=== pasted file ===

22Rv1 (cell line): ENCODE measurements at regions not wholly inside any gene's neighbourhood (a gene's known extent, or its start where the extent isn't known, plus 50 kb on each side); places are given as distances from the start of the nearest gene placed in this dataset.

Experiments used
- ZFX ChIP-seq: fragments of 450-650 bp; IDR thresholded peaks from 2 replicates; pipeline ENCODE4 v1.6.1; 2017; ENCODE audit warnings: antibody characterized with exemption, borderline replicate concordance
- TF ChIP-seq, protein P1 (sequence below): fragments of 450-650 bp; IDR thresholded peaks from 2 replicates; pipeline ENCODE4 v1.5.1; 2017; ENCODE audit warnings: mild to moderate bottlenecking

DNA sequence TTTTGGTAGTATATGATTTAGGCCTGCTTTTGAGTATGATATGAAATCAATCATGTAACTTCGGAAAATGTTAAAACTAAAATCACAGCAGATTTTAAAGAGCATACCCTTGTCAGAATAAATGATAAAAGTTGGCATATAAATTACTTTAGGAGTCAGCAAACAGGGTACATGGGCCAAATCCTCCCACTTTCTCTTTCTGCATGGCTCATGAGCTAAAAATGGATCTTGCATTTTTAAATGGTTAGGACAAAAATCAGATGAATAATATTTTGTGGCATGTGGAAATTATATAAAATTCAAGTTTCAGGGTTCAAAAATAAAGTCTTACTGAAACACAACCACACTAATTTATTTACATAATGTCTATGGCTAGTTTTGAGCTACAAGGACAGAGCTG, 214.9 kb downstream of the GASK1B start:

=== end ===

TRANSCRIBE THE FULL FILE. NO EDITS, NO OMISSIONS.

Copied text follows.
22Rv1 (cell line): ENCODE measurements at regions not wholly inside any gene's neighbourhood (a gene's known extent, or its start where the extent isn't known, plus 50 kb on each side); places are given as distances from the start of the nearest gene placed in this dataset.

Experiments used
- ZFX ChIP-seq: fragments of 450-650 bp; IDR thresholded peaks from 2 replicates; pipeline ENCODE4 v1.6.1; 2017; ENCODE audit warnings: antibody characterized with exemption, borderline replicate concordance
- TF ChIP-seq, protein P1 (sequence below): fragments of 450-650 bp; IDR thresholded peaks from 2 replicates; pipeline ENCODE4 v1.5.1; 2017; ENCODE audit warnings: mild to moderate bottlenecking

DNA sequence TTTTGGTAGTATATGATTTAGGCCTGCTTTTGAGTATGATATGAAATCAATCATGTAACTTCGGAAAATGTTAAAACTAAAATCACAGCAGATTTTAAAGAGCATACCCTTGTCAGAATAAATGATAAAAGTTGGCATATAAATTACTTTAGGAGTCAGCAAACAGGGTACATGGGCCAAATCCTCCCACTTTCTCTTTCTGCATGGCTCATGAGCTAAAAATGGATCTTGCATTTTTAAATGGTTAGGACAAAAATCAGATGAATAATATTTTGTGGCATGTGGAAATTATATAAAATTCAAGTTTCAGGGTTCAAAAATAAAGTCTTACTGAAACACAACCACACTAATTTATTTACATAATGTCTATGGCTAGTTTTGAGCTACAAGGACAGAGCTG, 214.9 kb downstream of the GASK1B start: